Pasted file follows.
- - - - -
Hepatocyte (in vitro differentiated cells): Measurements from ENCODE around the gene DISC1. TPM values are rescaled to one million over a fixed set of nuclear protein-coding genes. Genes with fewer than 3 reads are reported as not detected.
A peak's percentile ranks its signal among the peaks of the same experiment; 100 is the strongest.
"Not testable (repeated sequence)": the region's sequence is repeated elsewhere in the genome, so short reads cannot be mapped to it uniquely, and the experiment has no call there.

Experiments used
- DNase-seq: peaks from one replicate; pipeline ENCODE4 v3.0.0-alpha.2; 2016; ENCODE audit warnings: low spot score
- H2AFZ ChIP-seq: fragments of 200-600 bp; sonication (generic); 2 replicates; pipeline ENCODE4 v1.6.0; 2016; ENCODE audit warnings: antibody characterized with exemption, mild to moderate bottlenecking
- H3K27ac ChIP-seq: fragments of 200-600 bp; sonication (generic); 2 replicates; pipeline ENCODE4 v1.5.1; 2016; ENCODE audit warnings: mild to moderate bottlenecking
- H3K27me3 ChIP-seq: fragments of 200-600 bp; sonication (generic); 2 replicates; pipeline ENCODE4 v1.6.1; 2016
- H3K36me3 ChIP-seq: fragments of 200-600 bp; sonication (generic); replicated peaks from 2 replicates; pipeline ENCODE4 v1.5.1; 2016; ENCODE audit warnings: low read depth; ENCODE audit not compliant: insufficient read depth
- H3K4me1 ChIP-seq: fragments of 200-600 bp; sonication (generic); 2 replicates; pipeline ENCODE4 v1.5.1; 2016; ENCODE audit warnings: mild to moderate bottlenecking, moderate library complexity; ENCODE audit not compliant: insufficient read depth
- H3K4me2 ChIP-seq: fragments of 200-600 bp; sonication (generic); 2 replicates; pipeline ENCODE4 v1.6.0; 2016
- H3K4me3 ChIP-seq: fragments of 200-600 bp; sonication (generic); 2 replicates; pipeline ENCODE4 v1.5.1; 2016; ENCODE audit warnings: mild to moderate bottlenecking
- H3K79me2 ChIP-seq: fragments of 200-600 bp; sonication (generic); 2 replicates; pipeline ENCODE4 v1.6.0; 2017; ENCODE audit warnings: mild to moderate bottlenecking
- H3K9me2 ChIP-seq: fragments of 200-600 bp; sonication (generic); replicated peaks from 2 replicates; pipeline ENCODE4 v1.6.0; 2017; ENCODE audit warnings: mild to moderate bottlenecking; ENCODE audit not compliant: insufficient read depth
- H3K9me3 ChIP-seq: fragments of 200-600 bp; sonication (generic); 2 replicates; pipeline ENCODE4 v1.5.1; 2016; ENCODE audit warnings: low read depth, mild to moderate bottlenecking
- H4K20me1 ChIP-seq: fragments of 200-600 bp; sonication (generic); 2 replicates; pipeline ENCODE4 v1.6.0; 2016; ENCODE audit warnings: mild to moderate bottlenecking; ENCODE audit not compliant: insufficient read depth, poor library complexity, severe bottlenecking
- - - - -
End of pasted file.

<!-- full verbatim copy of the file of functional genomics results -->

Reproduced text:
Hepatocyte (in vitro differentiated cells): Measurements from ENCODE around the gene DISC1. TPM values are rescaled to one million over a fixed set of nuclear protein-coding genes. Genes with fewer than 3 reads are reported as not detected.
A peak's percentile ranks its signal among the peaks of the same experiment; 100 is the strongest.
"Not testable (repeated sequence)": the region's sequence is repeated elsewhere in the genome, so short reads cannot be mapped to it uniquely, and the experiment has no call there.

Experiments used
- DNase-seq: peaks from one replicate; pipeline ENCODE4 v3.0.0-alpha.2; 2016; ENCODE audit warnings: low spot score
- H2AFZ ChIP-seq: fragments of 200-600 bp; sonication (generic); 2 replicates; pipeline ENCODE4 v1.6.0; 2016; ENCODE audit warnings: antibody characterized with exemption, mild to moderate bottlenecking
- H3K27ac ChIP-seq: fragments of 200-600 bp; sonication (generic); 2 replicates; pipeline ENCODE4 v1.5.1; 2016; ENCODE audit warnings: mild to moderate bottlenecking
- H3K27me3 ChIP-seq: fragments of 200-600 bp; sonication (generic); 2 replicates; pipeline ENCODE4 v1.6.1; 2016
- H3K36me3 ChIP-seq: fragments of 200-600 bp; sonication (generic); replicated peaks from 2 replicates; pipeline ENCODE4 v1.5.1; 2016; ENCODE audit warnings: low read depth; ENCODE audit not compliant: insufficient read depth
- H3K4me1 ChIP-seq: fragments of 200-600 bp; sonication (generic); 2 replicates; pipeline ENCODE4 v1.5.1; 2016; ENCODE audit warnings: mild to moderate bottlenecking, moderate library complexity; ENCODE audit not compliant: insufficient read depth
- H3K4me2 ChIP-seq: fragments of 200-600 bp; sonication (generic); 2 replicates; pipeline ENCODE4 v1.6.0; 2016
- H3K4me3 ChIP-seq: fragments of 200-600 bp; sonication (generic); 2 replicates; pipeline ENCODE4 v1.5.1; 2016; ENCODE audit warnings: mild to moderate bottlenecking
- H3K79me2 ChIP-seq: fragments of 200-600 bp; sonication (generic); 2 replicates; pipeline ENCODE4 v1.6.0; 2017; ENCODE audit warnings: mild to moderate bottlenecking
- H3K9me2 ChIP-seq: fragments of 200-600 bp; sonication (generic); replicated peaks from 2 replicates; pipeline ENCODE4 v1.6.0; 2017; ENCODE audit warnings: mild to moderate bottlenecking; ENCODE audit not compliant: insufficient read depth
- H3K9me3 ChIP-seq: fragments of 200-600 bp; sonication (generic); 2 replicates; pipeline ENCODE4 v1.5.1; 2016; ENCODE audit warnings: low read depth, mild to moderate bottlenecking
- H4K20me1 ChIP-seq: fragments of 200-600 bp; sonication (generic); 2 replicates; pipeline ENCODE4 v1.6.0; 2016; ENCODE audit warnings: mild to moderate bottlenecking; ENCODE audit not compliant: insufficient read depth, poor library complexity, severe bottlenecking